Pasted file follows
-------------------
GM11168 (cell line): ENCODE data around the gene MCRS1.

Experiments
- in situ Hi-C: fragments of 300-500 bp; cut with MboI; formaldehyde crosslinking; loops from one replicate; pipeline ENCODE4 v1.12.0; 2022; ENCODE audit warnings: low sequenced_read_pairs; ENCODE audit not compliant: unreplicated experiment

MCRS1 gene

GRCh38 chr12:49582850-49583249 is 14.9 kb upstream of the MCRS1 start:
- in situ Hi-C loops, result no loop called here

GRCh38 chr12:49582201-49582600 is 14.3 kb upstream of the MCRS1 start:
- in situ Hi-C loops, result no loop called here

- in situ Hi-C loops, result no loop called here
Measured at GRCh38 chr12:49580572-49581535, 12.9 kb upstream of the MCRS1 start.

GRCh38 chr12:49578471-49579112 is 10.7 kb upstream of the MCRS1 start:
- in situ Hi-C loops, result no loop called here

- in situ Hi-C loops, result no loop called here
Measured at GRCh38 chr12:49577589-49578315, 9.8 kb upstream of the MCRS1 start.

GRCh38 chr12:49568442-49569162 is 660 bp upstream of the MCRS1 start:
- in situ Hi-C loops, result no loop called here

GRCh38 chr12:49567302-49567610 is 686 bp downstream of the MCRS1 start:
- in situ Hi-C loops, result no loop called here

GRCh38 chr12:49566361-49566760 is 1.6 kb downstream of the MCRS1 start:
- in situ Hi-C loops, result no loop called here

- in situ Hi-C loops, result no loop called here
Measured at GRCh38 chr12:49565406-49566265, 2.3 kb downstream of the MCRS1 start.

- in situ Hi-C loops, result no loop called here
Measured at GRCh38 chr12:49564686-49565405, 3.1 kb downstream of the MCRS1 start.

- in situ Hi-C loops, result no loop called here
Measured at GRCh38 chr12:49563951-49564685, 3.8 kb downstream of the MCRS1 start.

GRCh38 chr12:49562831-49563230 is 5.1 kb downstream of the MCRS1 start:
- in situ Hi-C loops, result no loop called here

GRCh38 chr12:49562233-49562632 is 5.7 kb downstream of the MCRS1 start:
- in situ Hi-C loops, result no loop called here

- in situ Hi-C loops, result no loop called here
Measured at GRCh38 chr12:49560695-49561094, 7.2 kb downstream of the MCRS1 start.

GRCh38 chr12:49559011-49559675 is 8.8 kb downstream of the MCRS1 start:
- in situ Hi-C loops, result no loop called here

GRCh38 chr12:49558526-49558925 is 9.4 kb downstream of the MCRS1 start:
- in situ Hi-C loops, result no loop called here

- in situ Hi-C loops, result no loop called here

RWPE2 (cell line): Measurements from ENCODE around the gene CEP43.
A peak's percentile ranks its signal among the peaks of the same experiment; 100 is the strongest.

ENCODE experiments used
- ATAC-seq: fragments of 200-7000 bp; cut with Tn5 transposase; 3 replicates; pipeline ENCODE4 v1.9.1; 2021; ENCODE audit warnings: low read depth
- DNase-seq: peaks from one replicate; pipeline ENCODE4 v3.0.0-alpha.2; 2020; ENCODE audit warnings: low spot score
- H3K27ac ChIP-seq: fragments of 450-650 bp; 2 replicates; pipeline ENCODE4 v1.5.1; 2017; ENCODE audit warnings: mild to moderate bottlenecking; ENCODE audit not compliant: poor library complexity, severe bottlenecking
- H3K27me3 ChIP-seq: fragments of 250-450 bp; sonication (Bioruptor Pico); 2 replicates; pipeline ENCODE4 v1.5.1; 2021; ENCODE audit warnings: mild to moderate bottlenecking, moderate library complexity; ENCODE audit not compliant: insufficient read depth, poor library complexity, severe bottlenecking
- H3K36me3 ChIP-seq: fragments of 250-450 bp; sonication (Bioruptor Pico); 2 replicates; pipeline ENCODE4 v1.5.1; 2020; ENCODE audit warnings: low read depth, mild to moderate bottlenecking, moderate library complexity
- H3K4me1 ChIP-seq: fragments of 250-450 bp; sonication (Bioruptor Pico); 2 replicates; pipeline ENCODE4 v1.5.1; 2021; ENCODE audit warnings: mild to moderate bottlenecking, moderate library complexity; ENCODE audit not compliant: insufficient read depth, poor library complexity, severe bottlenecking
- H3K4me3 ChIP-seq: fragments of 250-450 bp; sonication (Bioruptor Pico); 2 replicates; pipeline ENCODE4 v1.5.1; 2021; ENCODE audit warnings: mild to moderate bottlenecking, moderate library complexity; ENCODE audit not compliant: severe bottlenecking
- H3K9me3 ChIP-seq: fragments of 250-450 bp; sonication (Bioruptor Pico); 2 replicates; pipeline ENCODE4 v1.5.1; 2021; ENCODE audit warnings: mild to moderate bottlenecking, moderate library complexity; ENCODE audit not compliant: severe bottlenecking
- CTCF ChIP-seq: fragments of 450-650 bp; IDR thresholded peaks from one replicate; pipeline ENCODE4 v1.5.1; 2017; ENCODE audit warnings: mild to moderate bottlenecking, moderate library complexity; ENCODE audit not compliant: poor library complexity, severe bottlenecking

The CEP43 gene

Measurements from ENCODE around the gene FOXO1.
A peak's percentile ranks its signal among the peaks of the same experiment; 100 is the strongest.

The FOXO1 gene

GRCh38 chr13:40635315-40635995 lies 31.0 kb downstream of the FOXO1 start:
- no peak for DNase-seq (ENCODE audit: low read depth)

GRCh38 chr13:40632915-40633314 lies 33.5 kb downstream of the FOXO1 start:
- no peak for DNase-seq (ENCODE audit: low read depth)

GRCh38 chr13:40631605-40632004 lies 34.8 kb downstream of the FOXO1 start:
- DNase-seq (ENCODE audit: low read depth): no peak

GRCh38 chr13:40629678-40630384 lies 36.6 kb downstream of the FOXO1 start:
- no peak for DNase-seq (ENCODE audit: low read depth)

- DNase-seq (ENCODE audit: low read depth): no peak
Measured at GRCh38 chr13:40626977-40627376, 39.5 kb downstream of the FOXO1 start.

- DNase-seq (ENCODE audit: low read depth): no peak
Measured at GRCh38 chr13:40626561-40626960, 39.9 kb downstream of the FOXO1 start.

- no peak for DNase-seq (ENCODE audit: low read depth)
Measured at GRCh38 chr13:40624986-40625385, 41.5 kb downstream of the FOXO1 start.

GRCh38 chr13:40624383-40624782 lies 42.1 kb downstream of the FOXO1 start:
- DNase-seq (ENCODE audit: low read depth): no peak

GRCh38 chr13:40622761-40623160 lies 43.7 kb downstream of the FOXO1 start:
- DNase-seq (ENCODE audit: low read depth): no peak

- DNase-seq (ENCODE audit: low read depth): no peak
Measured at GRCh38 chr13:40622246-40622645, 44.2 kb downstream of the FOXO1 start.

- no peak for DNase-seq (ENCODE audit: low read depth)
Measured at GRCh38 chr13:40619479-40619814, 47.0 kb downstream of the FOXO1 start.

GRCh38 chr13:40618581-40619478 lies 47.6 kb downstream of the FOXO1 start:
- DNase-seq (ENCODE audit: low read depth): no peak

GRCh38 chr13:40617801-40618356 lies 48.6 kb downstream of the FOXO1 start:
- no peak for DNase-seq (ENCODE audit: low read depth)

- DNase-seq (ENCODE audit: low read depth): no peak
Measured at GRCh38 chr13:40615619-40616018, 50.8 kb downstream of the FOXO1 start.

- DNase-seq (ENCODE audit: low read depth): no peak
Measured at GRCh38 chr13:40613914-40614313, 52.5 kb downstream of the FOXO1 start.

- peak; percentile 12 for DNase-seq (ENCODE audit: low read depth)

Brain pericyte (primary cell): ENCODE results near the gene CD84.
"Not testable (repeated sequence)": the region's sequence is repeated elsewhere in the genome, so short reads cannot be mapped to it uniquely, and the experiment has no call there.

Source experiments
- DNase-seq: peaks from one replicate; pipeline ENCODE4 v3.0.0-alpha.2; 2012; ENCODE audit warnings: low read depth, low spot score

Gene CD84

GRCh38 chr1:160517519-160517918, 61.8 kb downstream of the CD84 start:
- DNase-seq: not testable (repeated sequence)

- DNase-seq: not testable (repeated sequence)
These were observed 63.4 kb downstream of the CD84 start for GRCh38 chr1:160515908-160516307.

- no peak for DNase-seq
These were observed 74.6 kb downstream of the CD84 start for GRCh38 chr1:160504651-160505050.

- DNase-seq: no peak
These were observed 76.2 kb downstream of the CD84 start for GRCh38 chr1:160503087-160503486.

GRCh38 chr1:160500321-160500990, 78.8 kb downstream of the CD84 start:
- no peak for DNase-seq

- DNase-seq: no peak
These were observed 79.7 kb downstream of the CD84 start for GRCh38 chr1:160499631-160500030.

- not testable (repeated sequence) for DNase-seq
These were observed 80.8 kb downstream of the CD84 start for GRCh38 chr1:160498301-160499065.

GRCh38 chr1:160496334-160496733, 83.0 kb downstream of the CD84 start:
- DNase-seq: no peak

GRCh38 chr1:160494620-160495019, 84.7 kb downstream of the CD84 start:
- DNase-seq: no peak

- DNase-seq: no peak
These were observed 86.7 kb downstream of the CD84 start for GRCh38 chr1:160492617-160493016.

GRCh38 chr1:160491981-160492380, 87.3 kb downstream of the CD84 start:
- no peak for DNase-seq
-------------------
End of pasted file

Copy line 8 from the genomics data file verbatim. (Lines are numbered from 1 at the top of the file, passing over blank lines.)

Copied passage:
- in situ Hi-C loops, result no loop called here